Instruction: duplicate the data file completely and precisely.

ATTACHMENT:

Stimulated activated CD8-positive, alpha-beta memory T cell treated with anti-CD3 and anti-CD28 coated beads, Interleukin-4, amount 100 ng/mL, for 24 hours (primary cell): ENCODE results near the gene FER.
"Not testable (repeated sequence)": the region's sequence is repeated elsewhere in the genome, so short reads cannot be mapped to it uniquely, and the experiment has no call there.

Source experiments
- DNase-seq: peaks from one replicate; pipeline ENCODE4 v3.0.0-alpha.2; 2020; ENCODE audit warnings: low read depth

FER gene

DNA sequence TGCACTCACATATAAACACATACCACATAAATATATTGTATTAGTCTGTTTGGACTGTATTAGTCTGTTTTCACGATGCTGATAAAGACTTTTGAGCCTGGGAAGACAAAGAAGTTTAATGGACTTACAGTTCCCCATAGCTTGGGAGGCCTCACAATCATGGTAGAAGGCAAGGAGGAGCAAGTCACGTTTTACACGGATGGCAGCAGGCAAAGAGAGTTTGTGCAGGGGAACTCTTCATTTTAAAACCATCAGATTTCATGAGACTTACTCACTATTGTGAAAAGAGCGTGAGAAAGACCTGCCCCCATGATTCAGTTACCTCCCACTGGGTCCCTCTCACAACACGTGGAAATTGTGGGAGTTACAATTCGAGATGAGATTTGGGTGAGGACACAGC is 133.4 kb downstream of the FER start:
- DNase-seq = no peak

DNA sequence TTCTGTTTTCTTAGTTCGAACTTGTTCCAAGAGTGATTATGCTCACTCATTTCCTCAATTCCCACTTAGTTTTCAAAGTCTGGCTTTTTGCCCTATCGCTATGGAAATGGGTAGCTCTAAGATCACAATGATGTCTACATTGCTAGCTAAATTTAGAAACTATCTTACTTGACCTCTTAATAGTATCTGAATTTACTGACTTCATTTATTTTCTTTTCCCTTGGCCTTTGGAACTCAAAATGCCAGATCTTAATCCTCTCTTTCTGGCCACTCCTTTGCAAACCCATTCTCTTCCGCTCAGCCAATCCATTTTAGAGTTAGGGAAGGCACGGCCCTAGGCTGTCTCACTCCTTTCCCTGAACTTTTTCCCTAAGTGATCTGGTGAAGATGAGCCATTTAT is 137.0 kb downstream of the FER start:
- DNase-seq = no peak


Stimulated activated CD8-positive, alpha-beta memory T cell treated with anti-CD3 and anti-CD28 coated beads, Interleukin-4, amount 100 ng/mL, for 24 hours (primary cell): ENCODE results near the gene FER.
"Not testable (repeated sequence)": the region's sequence is repeated elsewhere in the genome, so short reads cannot be mapped to it uniquely, and the experiment has no call there.

Source experiments
- DNase-seq: peaks from one replicate; pipeline ENCODE4 v3.0.0-alpha.2; 2020; ENCODE audit warnings: low read depth

FER gene

DNA sequence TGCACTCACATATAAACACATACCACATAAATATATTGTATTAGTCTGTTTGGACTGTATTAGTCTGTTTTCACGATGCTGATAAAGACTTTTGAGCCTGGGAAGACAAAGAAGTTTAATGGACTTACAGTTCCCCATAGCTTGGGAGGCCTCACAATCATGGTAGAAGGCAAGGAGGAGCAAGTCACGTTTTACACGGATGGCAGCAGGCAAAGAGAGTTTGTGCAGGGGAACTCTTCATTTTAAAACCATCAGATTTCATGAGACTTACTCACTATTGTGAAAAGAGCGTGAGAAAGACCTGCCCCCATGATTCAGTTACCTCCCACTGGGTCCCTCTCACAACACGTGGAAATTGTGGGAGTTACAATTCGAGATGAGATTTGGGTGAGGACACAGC is 133.4 kb downstream of the FER start:
- DNase-seq = no peak

DNA sequence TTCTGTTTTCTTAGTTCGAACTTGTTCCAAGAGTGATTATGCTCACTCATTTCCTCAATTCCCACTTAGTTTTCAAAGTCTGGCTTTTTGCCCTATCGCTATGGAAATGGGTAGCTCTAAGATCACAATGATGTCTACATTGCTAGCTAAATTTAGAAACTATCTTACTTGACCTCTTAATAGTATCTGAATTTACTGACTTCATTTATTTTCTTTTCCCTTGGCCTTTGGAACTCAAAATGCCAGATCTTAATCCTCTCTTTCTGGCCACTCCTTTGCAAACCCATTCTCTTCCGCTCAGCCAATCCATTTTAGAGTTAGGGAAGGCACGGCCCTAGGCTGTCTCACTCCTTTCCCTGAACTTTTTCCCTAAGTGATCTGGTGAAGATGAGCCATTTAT is 137.0 kb downstream of the FER start:
- DNase-seq = no peak